While Chloe Kim broke out in a huge, fresh way on the women’s halfpipe, there was nothing new or fresh about what Shaun White did in the men’s halfpipe. It was just epic. He won gold in 2006 and 2010, then missed the podium all together in 2014. And now he was back for gold again. And went hard in training, that is, until the greatest rider of a generation suffered the worst crash of his life in October. Attempting to land a cab double cork 1440, he bruised his lungs and smashed his face, requiring 62 stitches and a five-day stay in the hospital.
But he was back again, looking for redemption. And he nearly had it on his first of three runs in the final when he threw down a 94.25. But Ayumu Hirano of Japan ripped the lead from White with a pair of 1440s that gave him a 95.25 on his second run.
Which meant that it all came down to White’s final run. The only way to win gold would be to land two 1440s of his own, including the cab double cork 1440 that ruined his face in New Zealand five months ago.
When he dropped in for his final run, he nailed the front side double cork 1440 and then chased that with the cab double cork 1440, a combination he’d never done before in competition. And then finished out a near flawless ride. And then came the long wait for the scores. And when they finally came: 97.75. Another gold. The third Olympic gold of his career. The 100th gold medal for America at the Winter Olympics. And redemption.
Well, sort of.
Because that’s the thing that’s tricky about sports. Yesterday was redemption for Shaun White as a snowboarder and it came in the most amazing way possible. He had to go where he’d never gone before, land a combination of tricks he’d never done before, and pull off the trick that put him into the hospital. He had to face down that fear to go legend once again. And he did.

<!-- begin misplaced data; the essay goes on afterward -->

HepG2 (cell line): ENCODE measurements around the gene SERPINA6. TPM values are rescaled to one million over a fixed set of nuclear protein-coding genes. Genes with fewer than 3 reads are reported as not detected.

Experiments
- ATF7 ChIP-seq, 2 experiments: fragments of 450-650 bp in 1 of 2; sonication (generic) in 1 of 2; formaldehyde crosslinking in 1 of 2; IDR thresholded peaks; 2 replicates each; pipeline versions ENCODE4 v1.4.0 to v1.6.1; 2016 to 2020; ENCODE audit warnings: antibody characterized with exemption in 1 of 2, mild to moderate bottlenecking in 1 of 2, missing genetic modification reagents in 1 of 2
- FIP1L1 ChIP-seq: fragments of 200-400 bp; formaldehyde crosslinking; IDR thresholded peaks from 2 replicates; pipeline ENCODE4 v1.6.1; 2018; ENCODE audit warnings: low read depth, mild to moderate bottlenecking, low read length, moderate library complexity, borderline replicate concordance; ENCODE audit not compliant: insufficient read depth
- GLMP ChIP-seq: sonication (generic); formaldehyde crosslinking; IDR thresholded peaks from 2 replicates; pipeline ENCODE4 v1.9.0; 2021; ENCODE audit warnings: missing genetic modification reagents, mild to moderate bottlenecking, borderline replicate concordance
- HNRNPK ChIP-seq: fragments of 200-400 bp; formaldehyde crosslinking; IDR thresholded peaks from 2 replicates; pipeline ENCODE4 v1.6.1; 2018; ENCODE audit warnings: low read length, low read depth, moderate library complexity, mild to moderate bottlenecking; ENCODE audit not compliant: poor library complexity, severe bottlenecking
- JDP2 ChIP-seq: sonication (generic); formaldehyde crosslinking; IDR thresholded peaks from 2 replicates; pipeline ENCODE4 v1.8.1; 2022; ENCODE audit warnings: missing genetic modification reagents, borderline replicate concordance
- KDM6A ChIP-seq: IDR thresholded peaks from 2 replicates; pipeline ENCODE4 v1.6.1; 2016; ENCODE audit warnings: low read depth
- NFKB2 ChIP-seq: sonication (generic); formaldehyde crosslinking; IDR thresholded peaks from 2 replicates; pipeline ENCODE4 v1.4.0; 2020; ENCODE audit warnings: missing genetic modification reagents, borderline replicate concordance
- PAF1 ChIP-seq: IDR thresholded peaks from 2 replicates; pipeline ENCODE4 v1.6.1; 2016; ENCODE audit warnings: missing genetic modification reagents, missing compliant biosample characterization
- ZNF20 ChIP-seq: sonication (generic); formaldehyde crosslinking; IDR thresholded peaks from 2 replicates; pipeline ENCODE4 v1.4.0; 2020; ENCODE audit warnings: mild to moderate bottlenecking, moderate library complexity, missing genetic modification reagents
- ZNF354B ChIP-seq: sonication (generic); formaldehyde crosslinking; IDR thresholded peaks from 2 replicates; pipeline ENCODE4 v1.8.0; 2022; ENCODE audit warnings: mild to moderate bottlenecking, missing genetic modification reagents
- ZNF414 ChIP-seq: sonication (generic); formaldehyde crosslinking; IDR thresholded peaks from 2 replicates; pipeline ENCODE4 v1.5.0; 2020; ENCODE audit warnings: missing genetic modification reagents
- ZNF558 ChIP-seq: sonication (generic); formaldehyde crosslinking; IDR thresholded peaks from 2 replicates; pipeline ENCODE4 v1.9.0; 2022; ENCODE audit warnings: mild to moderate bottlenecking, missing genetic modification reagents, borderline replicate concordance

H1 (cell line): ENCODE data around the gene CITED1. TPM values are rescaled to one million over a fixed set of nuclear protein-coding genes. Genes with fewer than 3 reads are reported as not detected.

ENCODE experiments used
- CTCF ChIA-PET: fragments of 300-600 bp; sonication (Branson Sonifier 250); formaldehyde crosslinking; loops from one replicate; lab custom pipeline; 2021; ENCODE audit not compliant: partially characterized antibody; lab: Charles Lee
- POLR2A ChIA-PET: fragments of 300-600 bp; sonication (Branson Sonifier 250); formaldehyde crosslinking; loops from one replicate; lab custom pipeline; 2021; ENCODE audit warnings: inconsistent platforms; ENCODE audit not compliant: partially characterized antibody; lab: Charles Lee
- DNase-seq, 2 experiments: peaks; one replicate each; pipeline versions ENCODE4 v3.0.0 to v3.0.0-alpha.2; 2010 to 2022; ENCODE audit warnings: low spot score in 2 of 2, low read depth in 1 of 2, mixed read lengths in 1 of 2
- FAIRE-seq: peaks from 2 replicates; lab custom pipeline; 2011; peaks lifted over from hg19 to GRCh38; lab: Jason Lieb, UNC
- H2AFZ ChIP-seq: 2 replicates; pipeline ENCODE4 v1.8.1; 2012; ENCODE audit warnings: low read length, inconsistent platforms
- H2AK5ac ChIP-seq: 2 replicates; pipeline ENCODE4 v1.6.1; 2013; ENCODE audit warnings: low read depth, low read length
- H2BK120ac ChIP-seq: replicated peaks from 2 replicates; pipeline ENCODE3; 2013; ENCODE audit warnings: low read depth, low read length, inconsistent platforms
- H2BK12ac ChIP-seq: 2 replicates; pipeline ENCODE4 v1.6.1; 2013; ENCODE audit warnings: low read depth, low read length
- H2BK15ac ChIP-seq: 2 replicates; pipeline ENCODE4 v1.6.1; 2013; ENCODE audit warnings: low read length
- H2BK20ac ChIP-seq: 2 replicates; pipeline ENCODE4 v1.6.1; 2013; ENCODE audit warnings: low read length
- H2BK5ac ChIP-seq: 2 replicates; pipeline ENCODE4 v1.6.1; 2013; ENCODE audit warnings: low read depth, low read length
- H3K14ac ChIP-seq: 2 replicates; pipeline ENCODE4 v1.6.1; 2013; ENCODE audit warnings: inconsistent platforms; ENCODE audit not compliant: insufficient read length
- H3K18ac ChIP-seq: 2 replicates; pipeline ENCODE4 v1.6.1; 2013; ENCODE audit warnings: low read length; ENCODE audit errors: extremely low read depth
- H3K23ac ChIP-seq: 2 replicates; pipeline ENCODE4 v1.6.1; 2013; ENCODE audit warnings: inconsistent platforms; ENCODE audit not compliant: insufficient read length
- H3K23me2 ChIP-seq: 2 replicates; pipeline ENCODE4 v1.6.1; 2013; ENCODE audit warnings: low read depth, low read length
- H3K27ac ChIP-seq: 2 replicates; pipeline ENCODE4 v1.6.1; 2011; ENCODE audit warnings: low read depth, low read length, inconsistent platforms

Most amazing male snowboarder ever? Without a doubt. One of the most clutch performances I’ve ever seen? That too.
But redemption for Shaun White? Not so sure about that. Because this is the same Shaun White who was sued for sexual harassment by a former bandmate. The allegations in the lawsuit are truly disgusting. White paid an undisclosed amount to settle that lawsuit. After the competition, he was asked whether the lawsuit might tarnish his legacy and said, “I’m here to talk about the Olympics, not gossip and stuff. I don’t think so… I’m proud of who I am. My friends, you know, love me and vouch for me. I believe that stands for itself.”
In a later interview with NBC, he apologized for his words, saying “I’m truly sorry that I chose the word gossip. It was a poor choice of words to describe such a sensitive subject in the world today.”
So let’s pump the brakes on the redemption talk. As I’ve always said, but it keeps needing to be said time and time again, we don’t know these people. We don’t know them at all. There’s no doubt yesterday was an incredible moment for Shaun White the snowboarder. But let’s not draw any conclusions or make any declarations beyond that. A pair of 1440s may erase the pain of Sochi, but it doesn’t erase a sexual harassment lawsuit. Yesterday was about one thing: an amazing snowboarder did a truly amazing thing on a snowboard. And that’s it.